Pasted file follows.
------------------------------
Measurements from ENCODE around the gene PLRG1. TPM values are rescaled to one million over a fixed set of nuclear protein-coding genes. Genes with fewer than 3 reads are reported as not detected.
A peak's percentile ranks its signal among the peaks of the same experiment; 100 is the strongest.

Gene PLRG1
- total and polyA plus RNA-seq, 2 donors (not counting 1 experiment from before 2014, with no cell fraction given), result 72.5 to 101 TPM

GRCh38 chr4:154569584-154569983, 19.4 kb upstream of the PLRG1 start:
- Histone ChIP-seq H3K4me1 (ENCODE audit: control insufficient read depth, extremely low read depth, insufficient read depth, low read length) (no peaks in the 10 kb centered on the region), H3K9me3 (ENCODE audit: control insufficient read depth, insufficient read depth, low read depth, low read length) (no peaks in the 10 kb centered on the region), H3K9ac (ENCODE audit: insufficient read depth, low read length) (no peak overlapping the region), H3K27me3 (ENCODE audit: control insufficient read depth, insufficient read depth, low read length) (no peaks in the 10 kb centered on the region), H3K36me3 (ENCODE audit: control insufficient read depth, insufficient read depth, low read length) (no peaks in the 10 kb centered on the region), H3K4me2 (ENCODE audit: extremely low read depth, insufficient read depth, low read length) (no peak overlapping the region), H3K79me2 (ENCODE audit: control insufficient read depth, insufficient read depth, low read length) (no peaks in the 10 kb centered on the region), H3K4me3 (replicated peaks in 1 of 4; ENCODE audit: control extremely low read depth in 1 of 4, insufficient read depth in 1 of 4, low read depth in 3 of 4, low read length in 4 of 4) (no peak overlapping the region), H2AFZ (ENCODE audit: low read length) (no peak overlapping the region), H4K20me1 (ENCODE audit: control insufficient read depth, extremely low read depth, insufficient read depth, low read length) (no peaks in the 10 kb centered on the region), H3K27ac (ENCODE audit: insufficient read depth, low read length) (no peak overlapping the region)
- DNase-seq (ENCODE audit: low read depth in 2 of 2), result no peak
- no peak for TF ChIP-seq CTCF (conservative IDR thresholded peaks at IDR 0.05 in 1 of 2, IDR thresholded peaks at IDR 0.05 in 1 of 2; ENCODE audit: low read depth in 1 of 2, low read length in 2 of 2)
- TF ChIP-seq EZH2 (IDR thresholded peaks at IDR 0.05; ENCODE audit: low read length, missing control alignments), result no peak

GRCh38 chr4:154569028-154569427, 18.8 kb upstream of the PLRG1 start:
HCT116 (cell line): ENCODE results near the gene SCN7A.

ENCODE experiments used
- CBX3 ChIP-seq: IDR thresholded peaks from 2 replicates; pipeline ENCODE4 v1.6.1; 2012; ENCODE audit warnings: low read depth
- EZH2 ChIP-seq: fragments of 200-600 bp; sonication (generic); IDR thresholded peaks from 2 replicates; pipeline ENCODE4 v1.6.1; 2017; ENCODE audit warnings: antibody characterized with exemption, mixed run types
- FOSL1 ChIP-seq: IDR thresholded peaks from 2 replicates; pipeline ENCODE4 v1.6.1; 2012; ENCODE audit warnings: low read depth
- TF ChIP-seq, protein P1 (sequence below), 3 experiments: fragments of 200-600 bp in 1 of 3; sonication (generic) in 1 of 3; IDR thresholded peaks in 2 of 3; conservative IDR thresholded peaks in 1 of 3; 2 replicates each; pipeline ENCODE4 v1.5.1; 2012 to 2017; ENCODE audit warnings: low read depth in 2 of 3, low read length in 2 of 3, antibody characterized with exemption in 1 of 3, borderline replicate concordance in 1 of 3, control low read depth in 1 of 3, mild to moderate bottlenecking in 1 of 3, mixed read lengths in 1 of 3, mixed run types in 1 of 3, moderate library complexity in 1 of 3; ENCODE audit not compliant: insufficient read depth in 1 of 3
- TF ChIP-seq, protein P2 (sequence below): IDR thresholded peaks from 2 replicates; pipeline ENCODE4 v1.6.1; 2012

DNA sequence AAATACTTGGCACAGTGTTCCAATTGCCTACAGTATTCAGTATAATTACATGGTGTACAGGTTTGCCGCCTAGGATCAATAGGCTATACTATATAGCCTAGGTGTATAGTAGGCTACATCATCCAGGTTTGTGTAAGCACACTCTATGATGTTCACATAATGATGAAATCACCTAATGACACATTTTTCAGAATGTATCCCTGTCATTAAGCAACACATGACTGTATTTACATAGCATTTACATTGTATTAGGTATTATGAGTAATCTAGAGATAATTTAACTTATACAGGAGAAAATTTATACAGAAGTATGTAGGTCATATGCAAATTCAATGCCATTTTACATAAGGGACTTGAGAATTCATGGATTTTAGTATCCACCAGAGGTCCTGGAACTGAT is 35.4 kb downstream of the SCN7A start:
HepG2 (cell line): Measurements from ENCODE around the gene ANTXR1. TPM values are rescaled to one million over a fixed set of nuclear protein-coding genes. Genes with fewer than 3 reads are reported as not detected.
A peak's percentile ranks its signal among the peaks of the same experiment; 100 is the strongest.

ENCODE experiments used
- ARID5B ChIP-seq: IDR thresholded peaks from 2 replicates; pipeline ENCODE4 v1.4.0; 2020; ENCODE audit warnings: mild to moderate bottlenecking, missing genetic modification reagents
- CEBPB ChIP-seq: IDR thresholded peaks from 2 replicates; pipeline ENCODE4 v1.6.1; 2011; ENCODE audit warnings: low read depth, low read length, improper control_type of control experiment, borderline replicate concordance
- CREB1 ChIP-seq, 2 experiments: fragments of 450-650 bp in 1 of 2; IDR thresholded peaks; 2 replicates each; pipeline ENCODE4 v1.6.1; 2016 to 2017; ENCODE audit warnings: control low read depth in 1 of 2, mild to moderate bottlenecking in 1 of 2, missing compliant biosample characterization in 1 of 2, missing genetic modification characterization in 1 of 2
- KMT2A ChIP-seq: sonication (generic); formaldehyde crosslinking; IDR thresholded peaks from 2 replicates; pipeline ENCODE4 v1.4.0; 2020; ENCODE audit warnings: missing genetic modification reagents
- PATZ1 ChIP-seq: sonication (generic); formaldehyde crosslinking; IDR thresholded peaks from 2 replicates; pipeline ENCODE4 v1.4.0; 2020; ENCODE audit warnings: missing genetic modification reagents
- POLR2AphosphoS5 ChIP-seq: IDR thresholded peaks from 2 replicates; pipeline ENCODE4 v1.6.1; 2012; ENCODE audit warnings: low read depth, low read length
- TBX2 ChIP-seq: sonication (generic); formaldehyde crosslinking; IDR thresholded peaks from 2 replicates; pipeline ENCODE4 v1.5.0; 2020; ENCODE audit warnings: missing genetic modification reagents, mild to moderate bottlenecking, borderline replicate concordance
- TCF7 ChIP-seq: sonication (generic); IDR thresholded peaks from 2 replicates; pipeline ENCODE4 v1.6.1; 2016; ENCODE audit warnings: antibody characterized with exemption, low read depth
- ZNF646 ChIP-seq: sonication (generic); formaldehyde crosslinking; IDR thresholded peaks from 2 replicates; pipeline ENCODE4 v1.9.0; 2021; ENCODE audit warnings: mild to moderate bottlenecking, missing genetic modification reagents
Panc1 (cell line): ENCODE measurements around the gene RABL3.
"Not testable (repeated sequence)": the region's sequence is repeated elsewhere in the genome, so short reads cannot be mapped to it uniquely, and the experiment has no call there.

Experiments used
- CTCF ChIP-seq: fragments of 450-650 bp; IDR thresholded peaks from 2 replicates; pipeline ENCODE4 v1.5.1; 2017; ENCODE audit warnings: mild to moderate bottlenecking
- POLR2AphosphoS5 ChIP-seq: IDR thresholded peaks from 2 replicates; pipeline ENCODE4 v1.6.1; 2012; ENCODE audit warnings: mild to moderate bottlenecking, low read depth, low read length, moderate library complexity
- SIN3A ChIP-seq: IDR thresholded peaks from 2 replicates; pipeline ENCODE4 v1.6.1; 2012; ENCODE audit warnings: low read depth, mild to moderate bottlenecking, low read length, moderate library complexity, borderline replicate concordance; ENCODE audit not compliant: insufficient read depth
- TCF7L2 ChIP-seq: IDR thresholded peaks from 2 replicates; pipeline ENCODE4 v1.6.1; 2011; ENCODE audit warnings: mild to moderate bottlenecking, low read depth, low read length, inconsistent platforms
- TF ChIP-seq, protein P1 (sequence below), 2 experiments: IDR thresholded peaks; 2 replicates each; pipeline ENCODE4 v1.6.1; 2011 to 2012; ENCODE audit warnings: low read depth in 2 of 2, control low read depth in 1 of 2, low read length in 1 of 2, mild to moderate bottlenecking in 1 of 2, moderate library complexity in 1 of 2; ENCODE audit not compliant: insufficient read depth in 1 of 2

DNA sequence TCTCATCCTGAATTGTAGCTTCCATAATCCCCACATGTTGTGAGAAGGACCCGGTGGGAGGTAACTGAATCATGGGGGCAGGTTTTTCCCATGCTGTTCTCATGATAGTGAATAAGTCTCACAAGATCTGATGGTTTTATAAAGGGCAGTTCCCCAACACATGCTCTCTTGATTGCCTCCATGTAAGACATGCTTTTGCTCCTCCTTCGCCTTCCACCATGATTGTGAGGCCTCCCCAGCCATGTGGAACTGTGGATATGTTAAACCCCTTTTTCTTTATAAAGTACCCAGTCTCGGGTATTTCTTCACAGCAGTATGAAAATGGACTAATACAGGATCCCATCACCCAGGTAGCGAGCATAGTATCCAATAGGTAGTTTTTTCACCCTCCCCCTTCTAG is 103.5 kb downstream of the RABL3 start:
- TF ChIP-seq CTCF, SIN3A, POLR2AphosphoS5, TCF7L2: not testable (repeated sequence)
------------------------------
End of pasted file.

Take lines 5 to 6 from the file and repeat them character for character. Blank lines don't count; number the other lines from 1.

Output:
GRCh38 chr4:154569584-154569983, 19.4 kb upstream of the PLRG1 start:
- Histone ChIP-seq H3K4me1 (ENCODE audit: control insufficient read depth, extremely low read depth, insufficient read depth, low read length) (no peaks in the 10 kb centered on the region), H3K9me3 (ENCODE audit: control insufficient read depth, insufficient read depth, low read depth, low read length) (no peaks in the 10 kb centered on the region), H3K9ac (ENCODE audit: insufficient read depth, low read length) (no peak overlapping the region), H3K27me3 (ENCODE audit: control insufficient read depth, insufficient read depth, low read length) (no peaks in the 10 kb centered on the region), H3K36me3 (ENCODE audit: control insufficient read depth, insufficient read depth, low read length) (no peaks in the 10 kb centered on the region), H3K4me2 (ENCODE audit: extremely low read depth, insufficient read depth, low read length) (no peak overlapping the region), H3K79me2 (ENCODE audit: control insufficient read depth, insufficient read depth, low read length) (no peaks in the 10 kb centered on the region), H3K4me3 (replicated peaks in 1 of 4; ENCODE audit: control extremely low read depth in 1 of 4, insufficient read depth in 1 of 4, low read depth in 3 of 4, low read length in 4 of 4) (no peak overlapping the region), H2AFZ (ENCODE audit: low read length) (no peak overlapping the region), H4K20me1 (ENCODE audit: control insufficient read depth, extremely low read depth, insufficient read depth, low read length) (no peaks in the 10 kb centered on the region), H3K27ac (ENCODE audit: insufficient read depth, low read length) (no peak overlapping the region)